Negotiation is an essential skill in today’s complex business environment. It is the process where two or more parties engage in a discussion to find an agreement. Negotiation occurs in different aspects of business including employee compensation, contracts, and vendor pricing and sales. Great negotiation skills are pivotal in a business’ success due to benefits like reduced costs and improved customer relations. However, despite negotiation being at the center of daily business operations, the real concept has received less scholarly attention where there is inadequate knowledge about what actually happens during negotiation practices. There are three strategies of negotiation namely distributive, integrative and compromise. Distributive or zero-sum bargaining is a process where a negotiator claims value at the expense of the other party. This method is applied when the resources are limited and the negotiator uses force and coercion to influence the other party to accept the deal. Distributive bargaining is effective in single-deal transactions where no future relationship is anticipated. In integrative or interest-based approach, the negotiator creates joint-value by making adjustments on the deal to satisfy both parties. The negotiators inquire about each other’s needs in order to reach a fair agreement. This is a relationship-focused approach which is convenient for future transactions. Compromise is a basic mode of negotiation. In compromise, a party gives up one need in favor for the other which he needs more. None of the parties get what they initially wanted because they alter the terms of the deal in order to meet half way.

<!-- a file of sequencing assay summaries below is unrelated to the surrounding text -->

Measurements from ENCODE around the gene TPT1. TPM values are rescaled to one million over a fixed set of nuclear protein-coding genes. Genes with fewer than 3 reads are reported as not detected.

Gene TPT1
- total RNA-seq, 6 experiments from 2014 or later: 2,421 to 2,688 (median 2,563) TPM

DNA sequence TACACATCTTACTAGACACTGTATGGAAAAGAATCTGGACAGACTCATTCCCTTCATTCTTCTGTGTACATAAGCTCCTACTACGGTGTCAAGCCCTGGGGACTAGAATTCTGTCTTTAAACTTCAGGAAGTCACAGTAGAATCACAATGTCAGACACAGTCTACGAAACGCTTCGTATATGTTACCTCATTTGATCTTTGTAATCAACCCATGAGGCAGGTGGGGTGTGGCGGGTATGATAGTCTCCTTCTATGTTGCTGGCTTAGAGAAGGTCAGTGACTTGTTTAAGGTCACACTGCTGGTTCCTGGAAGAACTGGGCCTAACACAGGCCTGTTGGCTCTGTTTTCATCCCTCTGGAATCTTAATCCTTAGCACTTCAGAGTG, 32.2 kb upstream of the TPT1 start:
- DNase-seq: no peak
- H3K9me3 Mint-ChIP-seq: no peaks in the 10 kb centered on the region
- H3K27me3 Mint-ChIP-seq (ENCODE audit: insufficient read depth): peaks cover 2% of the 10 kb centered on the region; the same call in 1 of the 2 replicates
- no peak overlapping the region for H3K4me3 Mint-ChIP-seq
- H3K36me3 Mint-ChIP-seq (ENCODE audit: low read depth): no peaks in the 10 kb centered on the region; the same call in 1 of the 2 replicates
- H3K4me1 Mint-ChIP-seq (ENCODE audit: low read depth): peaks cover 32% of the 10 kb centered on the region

Prado, L.S. & Martinelli, D.P. (2018 June, April). Analysis of Negoiation Strategies Between Buyers and Sellers: An Applied Study on Crop Protection Products Distribution. RAUSP Management Journal. Elsevier. Retrieved from https://doi.org/10.1016/j.rauspm.2018.01.001
Harvard Law School. (n.d.). Business Negotiations. Harvard Law School. Daily Blog. Retrieved from https://www.pon.harvard.edu/category/daily/business-negotiations/
Sprangler, B. (2003, June). Compromise. Beyond Intractability. Retrieved from https://www.beyondintractability.org/essay/compromise